SDN Blog

Trend lines clear: Data center traffic going up, up, up

Posted on Monday, June 22, 2015 in Broadband Internet , Data Center

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SDN Data Center

The soaring volume of electronic information moving through traditional corporate data centers and the mysterious-sounding network of off-site centers known as “the cloud” has gotten difficult to comprehend.

Global traffic is now measured in zettabytes. One zettabyte equals a sextillion bytes. Numerically, would be a 1 followed by 21 zeros.

Here’s a practical reference to the measurement: Cisco Systems projects that global data center traffic will nearly triple from 2013 to 2018 and reach a level of 8.6 zettabytes.

No matter how annual increases in global computing traffic are measured, the steady upswing is massive. Computer technology continues to change the way people live work and play.

Businesses and consumers rely on technology more than ever, which forces service providers to keep expanding without being noticed in negative ways.

Sioux Falls-based SDN Communications, for example, doesn’t want clients to waste time worrying about their ability to move, store or protect data, says Dennis Cromwell, vice president of sales at SDN. The company, which provides connectivity and related equipment and broadband management services to businesses and institutions, is up to the challenge. SDN simply encourages its clients to “enjoy the uptime,” Cromwell says.

Meanwhile, transmission capacities are steadily increasing.

“What we’re seeing is exponential growth in the amount of data traffic that is being transmitted,” Cromwell says. “We’re seeing customers ask for doubling and tripling the speed of connections.”

That’s partly because businesses that maintain a lot of data­ - industries such as financial services and health care – have to back up their records in case the information has to be replicated on short notice, Cromwell says. Small-capacity connections won’t allow the data to move as fast as it might be needed.

Video streaming is another significant factor increasing overall data traffic and bandwidth demands, Cromwell says. Companies might use video to train employees, for example.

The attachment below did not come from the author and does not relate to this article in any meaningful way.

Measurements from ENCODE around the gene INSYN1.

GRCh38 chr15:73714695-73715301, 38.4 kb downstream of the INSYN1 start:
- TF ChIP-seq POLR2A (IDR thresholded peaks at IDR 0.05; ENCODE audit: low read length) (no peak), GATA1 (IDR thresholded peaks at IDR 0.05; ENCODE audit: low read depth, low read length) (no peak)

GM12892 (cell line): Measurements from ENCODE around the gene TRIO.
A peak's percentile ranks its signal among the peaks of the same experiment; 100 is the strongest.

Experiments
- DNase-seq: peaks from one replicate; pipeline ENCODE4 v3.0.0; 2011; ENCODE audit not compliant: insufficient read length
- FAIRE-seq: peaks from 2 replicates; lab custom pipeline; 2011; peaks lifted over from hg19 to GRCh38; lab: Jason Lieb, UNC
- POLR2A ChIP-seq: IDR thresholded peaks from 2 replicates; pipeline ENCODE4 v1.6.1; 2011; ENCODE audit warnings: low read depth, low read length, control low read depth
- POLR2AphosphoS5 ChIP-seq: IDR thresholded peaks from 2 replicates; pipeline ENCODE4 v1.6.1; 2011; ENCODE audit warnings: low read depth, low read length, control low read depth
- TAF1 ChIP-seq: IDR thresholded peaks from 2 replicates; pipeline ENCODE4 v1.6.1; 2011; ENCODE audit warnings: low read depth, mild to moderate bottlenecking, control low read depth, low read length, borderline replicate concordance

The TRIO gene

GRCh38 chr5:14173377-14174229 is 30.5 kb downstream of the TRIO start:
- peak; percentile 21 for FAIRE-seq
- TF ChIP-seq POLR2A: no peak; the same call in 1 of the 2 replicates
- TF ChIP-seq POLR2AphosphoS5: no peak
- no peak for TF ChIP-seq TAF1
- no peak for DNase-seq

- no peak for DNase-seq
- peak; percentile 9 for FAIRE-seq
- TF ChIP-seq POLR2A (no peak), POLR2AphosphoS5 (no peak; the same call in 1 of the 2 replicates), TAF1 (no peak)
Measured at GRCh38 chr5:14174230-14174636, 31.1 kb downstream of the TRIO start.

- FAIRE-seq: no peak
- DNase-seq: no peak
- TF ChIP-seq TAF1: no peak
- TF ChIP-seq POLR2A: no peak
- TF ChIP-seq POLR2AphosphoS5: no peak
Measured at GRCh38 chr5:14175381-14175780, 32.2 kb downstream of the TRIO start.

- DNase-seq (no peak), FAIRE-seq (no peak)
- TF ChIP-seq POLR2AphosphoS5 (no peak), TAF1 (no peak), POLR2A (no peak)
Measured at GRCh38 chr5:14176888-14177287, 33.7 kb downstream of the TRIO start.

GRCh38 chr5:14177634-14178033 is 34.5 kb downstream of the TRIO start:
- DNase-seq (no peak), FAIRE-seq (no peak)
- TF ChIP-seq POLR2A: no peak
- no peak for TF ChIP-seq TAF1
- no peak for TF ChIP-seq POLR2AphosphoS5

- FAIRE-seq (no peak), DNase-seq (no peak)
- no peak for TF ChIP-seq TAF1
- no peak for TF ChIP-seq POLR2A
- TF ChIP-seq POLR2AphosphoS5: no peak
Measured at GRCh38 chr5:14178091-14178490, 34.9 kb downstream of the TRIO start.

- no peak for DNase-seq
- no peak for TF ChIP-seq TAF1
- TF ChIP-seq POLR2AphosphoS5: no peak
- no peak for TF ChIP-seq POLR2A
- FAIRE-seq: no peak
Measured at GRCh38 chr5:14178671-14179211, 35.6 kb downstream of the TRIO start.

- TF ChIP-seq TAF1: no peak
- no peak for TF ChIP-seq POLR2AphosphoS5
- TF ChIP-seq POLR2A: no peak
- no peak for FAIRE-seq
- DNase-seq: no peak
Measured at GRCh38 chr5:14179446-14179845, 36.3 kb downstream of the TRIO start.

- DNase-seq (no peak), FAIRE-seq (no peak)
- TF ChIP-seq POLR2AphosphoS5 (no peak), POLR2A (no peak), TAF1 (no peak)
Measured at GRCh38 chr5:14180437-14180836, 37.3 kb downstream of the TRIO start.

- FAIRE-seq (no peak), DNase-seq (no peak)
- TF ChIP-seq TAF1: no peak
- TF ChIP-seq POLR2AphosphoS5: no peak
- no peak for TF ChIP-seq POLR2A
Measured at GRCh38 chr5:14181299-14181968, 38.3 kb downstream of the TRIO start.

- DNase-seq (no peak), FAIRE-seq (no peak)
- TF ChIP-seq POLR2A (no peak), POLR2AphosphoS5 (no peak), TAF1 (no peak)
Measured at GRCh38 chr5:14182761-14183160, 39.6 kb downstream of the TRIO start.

Consumers’ use of video service is rising steadily, too. SDN does not serve the consumer market, but its 17 member companies do. Many of SDN’s member companies in South Dakota have projects underway to provide residential customers with fiber optic connections to SDN’s backbone.

Businesses generally have an even greater need for fiber connectivity and rapid transmission speeds.

“It means increasingly our customers are demanding fiber optic connections. You can’t generate that kind of capacity over a cable modem or cooper. It has to be carried over fiber,” Cromwell says.

Cloud services catch on

Cisco has experience and expertise in forecasting IP traffic. It is a reputable, California-based company that designs, makes and sells networking equipment, some of which SDN carries and provides to its clients.

Four years ago, Cisco projected massive but not particularly surprising increases in global computing traffic. The company estimated that global traffic generated by cloud computing services would increase 12-fold from 2010 to 2015. Cisco also estimated that data center traffic would increase four-fold during the time span.

The projections reflected the growing acceptance and use of cloud services as well as the continuing growth in the more established realm of traditional, on-site data centers.

More recently, Cisco projected that global IP traffic at all data centers would nearly triple between 2013 and 2018. At the end of the five-year period, more than three-fourths of data center workloads are expected to have been processed at cloud centers.

“Over the last few years, the telecommunications industry has seen cloud adoption evolve from an emerging technology to an established networking solution that is gaining widespread acceptance and deployment,” according to the Cisco Global Cloud Index. “Enterprise and government organizations are moving from test environments to placing more of their mission-critical workloads into the cloud. For consumers, cloud services offer ubiquitous access to content and services, on multiple devices, delivered to almost anywhere network users are located.”

The trend lines all point to continued growth in the traffic of electronic-information. That is enhancing experiences for end-users as well as putting greater demands on data center and cloud infrastructure.

SDN is among the business-to-business service providers in the middle of all this. The company is well-positioned to help other businesses from becoming overwhelmed by options and choices. For help in sorting through it all, check out the SDN Communications website or call 800-247-1442.